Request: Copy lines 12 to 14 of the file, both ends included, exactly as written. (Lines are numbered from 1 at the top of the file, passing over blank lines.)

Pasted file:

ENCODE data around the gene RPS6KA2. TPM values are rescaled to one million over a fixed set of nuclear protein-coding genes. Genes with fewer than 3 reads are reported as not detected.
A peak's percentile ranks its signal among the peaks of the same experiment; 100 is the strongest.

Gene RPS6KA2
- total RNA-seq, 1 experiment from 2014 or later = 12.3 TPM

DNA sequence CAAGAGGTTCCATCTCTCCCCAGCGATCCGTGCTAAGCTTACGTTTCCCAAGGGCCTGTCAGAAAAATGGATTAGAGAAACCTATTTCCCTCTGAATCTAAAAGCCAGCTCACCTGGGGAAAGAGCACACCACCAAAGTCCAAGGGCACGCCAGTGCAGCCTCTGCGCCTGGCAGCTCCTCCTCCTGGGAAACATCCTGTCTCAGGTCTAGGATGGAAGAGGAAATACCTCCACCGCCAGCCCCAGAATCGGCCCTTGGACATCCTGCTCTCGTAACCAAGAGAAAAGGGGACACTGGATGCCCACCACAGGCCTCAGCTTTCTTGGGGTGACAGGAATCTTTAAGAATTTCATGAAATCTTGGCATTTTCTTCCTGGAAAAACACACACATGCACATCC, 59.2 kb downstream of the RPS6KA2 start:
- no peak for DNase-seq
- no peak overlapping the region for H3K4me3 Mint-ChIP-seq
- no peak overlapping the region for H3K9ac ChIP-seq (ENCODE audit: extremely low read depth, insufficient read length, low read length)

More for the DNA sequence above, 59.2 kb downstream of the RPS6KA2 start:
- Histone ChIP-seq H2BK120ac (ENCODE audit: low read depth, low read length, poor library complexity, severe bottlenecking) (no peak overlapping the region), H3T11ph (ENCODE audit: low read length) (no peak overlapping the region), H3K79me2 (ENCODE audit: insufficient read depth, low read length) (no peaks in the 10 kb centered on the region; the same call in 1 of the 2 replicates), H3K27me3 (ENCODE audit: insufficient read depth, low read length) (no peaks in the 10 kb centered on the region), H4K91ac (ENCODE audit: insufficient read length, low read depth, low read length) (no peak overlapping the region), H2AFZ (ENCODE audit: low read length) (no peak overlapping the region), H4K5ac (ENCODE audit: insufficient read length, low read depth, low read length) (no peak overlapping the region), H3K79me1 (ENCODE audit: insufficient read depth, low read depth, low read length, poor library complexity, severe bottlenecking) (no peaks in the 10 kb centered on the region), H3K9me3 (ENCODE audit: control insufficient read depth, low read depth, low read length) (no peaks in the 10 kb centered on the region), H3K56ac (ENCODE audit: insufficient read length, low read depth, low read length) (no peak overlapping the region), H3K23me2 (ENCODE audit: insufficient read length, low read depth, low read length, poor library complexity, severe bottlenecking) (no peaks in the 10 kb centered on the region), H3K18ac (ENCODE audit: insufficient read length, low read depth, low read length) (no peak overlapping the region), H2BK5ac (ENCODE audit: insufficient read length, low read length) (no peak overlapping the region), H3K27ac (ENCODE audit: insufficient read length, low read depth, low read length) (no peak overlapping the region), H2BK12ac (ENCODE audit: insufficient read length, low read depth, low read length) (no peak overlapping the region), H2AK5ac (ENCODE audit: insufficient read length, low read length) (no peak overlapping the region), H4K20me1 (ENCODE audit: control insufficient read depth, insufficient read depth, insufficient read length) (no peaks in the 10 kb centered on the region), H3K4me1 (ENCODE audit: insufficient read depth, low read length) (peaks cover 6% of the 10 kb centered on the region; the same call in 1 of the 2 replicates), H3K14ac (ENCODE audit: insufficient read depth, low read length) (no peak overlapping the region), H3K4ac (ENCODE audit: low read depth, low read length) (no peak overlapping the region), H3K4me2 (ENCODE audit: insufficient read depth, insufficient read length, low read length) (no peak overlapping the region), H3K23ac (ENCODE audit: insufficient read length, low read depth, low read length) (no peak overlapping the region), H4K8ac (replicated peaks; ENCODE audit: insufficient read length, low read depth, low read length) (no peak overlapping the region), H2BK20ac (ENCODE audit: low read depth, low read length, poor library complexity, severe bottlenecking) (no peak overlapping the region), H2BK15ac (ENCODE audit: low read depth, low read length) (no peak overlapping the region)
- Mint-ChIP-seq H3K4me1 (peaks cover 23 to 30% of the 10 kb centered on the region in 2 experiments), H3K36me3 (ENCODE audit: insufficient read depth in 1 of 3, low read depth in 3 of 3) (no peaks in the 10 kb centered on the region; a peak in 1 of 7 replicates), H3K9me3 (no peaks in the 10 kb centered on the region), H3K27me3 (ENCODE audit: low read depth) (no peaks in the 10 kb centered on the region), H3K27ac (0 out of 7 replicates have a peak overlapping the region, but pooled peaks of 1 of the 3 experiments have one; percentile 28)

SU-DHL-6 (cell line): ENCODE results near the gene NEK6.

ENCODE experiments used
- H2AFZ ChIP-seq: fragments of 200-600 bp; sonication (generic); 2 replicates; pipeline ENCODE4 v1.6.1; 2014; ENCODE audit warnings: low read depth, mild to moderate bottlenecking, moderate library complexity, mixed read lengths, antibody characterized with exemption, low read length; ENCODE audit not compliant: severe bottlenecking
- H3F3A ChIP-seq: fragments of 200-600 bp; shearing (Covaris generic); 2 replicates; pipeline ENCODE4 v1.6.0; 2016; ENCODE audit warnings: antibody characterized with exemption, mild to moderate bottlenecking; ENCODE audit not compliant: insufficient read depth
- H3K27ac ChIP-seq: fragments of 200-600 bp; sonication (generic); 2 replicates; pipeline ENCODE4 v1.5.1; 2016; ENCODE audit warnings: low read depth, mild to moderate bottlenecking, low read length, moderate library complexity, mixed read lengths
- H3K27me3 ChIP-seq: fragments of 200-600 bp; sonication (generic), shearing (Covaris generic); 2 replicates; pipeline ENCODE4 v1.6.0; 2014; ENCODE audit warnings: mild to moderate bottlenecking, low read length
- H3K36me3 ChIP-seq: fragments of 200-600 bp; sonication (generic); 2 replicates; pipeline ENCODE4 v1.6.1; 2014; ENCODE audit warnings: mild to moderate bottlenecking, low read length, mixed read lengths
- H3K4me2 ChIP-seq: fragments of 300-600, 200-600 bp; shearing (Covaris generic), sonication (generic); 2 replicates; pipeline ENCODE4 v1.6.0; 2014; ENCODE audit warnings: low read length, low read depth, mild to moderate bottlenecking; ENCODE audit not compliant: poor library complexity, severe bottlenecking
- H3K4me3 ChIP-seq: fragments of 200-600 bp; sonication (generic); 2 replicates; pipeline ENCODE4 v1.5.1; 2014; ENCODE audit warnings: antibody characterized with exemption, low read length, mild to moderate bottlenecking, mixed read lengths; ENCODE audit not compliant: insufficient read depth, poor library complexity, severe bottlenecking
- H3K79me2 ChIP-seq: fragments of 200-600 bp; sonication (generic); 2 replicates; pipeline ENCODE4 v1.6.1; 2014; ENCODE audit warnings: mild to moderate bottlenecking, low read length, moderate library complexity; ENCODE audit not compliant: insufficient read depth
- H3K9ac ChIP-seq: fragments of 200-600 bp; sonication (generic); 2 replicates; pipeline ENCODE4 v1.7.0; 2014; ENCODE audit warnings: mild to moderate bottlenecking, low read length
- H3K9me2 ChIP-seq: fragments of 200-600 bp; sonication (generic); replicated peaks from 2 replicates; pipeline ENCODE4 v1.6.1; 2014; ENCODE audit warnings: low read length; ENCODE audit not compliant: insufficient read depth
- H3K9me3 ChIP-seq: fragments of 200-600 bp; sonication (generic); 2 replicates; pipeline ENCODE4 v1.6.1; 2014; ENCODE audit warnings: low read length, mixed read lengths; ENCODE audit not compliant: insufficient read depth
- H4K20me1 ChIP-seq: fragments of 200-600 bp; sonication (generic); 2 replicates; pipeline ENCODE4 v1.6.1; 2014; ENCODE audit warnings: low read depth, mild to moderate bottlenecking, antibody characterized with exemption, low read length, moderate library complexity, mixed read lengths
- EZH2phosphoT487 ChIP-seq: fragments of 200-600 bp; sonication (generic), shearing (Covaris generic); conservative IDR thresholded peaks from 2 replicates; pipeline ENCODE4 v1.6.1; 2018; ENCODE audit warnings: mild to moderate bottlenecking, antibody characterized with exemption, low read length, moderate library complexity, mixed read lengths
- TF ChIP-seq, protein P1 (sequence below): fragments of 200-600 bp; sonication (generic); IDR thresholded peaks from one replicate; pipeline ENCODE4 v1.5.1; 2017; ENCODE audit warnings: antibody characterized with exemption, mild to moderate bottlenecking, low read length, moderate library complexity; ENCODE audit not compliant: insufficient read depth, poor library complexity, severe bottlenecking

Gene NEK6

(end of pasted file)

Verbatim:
SU-DHL-6 (cell line): ENCODE results near the gene NEK6.

ENCODE experiments used
- H2AFZ ChIP-seq: fragments of 200-600 bp; sonication (generic); 2 replicates; pipeline ENCODE4 v1.6.1; 2014; ENCODE audit warnings: low read depth, mild to moderate bottlenecking, moderate library complexity, mixed read lengths, antibody characterized with exemption, low read length; ENCODE audit not compliant: severe bottlenecking